1. Embrace your inner snoop

You can’t always get to a store during a big sale. But if you peek into the metal price stand next to an item, you might be able to preview the cards behind the one displaying the current price—cards that might reveal the date and price of the next sale.

  1. Ask repair people for bargains

When a repairman arrives to fix a busted appliance, ask if he knows of warehouses selling almost-new appliances for deep discounts. This is what we call insider info! When my oven broke, my repairman pointed me to a family warehouse filled with slightly dented appliances. I got half off a returned wall oven with a tiny dent on the side that nobody will ever see.

  1. Combine discounts

Think of how much you can save if you shop for appliances during a Black Friday sale, pay with a gift card you bought online for a discount, and add a 20% coupon to the mix. The dollars simply melt away.

  1. Don’t be afraid to haggle

Never be afraid to ask salespeople, cashiers, and store managers if they can do a little better on the price. In fact, Consumer Reports says that nearly all people who haggle over appliances are successful at least once—and save an average $200.

Brasler advises consumers to call stores in advance and say, “I’m shopping around for this appliance and will buy from the place that gives me the lowest price. What’s the best price, including delivery and install, you can give me?”

“Independent stores, rather than chains, are really set up for this,” he adds.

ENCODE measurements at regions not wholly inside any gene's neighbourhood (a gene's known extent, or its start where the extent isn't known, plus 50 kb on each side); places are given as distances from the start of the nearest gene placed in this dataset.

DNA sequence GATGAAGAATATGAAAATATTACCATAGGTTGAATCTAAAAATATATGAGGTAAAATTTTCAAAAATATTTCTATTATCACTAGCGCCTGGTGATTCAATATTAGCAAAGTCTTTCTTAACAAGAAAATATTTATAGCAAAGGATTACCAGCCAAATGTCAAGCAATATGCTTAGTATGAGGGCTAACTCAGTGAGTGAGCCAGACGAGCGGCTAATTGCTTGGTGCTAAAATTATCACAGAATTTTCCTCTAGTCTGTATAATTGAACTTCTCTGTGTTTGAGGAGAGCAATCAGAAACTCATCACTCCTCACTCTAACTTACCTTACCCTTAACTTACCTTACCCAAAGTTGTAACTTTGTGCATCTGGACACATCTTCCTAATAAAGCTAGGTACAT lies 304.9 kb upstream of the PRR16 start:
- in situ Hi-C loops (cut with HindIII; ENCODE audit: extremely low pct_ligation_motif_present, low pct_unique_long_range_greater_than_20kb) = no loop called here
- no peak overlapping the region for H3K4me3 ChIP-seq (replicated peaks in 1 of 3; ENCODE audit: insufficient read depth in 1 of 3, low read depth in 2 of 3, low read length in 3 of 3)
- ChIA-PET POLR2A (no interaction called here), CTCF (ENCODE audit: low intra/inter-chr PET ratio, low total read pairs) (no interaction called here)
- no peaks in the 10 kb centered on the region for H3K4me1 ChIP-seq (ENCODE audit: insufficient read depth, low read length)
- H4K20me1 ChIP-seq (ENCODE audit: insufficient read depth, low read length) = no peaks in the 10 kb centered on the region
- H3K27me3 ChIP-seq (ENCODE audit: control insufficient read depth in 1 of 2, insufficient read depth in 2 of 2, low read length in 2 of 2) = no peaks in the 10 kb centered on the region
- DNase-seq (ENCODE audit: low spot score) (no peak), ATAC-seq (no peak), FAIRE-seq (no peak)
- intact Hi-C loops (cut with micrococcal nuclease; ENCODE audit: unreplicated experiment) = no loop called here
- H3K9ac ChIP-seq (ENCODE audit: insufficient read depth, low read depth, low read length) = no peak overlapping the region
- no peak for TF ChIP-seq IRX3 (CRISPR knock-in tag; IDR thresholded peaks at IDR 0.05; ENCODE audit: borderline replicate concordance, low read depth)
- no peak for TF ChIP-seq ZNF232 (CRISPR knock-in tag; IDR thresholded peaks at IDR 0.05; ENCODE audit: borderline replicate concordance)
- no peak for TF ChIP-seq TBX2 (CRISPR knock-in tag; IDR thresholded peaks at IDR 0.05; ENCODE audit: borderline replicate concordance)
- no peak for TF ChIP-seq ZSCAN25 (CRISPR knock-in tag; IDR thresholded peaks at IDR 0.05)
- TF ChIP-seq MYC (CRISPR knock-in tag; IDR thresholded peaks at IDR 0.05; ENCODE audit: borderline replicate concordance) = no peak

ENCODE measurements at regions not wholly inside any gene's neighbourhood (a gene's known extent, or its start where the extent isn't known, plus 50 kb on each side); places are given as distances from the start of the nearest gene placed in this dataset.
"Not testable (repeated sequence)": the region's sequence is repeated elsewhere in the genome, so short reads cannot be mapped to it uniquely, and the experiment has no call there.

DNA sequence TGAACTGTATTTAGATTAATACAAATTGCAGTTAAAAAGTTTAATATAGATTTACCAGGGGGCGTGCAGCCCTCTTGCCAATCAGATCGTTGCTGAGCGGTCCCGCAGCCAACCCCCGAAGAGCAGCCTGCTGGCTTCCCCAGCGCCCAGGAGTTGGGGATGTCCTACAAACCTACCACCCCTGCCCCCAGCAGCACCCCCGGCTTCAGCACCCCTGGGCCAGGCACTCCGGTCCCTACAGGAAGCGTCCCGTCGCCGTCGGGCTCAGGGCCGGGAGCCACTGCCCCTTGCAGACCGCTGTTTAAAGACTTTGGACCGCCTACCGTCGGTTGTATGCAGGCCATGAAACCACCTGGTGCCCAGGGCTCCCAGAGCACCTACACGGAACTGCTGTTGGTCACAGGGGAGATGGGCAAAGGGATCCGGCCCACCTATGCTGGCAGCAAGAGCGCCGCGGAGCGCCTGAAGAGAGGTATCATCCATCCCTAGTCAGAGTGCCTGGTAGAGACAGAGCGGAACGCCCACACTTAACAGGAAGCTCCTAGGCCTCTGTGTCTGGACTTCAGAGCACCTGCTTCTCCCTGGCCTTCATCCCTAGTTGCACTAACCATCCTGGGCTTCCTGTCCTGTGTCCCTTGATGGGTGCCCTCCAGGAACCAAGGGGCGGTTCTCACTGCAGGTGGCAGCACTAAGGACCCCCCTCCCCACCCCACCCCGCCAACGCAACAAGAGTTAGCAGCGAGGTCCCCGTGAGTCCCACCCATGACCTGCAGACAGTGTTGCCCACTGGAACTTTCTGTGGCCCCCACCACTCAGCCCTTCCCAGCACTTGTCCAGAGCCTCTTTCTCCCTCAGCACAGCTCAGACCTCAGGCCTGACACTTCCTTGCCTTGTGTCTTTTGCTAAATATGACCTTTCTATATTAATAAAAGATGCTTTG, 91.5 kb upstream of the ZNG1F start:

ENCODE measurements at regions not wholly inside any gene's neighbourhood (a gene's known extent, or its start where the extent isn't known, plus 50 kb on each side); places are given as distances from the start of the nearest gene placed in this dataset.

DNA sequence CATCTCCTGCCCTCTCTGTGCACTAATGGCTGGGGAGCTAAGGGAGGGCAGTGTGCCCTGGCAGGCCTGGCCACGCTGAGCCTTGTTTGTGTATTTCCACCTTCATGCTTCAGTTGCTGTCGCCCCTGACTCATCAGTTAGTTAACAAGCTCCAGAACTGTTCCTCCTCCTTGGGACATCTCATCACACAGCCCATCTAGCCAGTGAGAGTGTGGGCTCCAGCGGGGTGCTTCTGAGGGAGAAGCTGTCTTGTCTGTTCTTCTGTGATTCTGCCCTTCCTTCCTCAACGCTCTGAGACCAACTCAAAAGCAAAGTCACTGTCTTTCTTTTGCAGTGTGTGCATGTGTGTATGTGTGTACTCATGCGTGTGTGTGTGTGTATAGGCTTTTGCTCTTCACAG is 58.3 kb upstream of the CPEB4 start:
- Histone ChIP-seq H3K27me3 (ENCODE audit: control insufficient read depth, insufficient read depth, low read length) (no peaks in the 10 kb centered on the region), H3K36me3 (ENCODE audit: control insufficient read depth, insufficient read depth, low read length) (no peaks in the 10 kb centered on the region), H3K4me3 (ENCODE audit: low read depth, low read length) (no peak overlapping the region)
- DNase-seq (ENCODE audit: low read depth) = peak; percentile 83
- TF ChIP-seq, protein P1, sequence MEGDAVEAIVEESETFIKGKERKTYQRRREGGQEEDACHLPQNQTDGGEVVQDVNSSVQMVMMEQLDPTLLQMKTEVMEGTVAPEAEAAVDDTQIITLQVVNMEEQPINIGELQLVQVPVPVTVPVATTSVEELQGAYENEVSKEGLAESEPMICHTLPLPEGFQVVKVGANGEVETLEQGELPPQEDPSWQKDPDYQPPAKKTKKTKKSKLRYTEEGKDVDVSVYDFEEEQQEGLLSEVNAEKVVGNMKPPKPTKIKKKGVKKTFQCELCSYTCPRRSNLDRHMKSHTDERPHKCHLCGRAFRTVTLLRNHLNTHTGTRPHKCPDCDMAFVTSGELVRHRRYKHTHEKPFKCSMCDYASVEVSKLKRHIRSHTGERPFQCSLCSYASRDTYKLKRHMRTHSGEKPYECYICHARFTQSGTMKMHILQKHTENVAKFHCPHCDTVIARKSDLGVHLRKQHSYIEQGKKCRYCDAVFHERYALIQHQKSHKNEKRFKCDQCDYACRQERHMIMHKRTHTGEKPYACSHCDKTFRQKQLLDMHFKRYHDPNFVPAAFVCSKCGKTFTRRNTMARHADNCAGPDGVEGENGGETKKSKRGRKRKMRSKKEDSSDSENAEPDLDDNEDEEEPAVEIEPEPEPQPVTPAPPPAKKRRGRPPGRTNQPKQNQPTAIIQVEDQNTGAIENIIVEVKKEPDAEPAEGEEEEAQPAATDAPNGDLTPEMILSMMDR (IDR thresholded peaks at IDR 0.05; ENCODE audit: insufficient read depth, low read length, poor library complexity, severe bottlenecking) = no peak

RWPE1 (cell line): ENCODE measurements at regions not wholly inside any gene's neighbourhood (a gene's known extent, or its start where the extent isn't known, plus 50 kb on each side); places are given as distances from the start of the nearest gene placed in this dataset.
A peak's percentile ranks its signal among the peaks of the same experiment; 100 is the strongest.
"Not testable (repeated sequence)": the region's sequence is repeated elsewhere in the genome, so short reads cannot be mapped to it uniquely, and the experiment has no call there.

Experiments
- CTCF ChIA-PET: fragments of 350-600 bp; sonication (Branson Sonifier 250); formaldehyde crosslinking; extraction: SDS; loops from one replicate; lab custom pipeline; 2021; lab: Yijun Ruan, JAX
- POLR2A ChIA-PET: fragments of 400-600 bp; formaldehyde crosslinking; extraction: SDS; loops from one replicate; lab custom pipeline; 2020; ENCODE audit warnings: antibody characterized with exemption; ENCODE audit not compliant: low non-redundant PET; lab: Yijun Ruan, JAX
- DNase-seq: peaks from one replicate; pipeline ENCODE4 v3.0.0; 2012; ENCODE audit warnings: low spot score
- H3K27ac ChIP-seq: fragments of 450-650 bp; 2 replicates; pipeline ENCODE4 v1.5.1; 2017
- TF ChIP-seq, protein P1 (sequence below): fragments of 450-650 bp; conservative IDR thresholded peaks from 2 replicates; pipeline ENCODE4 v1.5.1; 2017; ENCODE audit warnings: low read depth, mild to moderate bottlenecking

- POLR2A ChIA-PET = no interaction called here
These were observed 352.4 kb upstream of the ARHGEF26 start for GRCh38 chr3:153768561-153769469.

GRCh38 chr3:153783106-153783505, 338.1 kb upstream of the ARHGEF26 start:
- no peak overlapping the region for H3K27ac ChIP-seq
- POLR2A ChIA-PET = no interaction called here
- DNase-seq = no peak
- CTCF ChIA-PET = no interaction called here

1. Re-evaluate the extended warranty

Extended warranties can be a good idea. But if you’re not careful, they can also drain your bank account unnecessarily. Consumer experts say extended warranties often cost more than they’re worth—in other words, you’ll spend less on a potential repair than you will shelling out for the warranty in the first place. We won’t tell you to skip it, but you should do the math and proceed with caution.

  1. Sell your old one for scrap

Even an old, broken appliance is usually worth something. You can try selling a busted unit for parts on Craigslist or eBay, or at a local scrap yard that purchases metal based on weight. You can often earn $10 to $50 per 100 pounds, depending on the type of metal and the scrap yard. That means a 150-pound dryer could net you $15 to $75 dollars. Apply that to a new $300 dryer, and you’ve suddenly got a discount. Score!

  1. Consider white

If you’re not picky about colors and finishes, you can often buy white appliances for hundreds less than stainless steel, black, or the color of the moment.

  1. Send in your rebate

We know it’s a pain to keep track of your receipt and send it to a manufacturer or store. But isn’t it worth five minutes of your time to get a bargain? Keep receipts in one place, and put together your rebates while you’re bingeing on Netflix.

 

I read this article at: http://www.realtor.com/advice/home-improvement/appliance-stores-money-saving-secrets/?identityID=9851214&MID=2017_0224_WeeklyNL&RID=353497822&cid=eml-2017-0224-WeeklyNL-blog_6_movingsavingsecretsappliancestores-blogs_trends

 

Remember to follow our Blog for the local real estate beat, a pulse on the San Francisco Peninsula at: https://therealestatebeat.wordpress.com

Got Questions? – The Caton Team is here to help.  

Email Sabrina & Susan at: Info@TheCatonTeam.com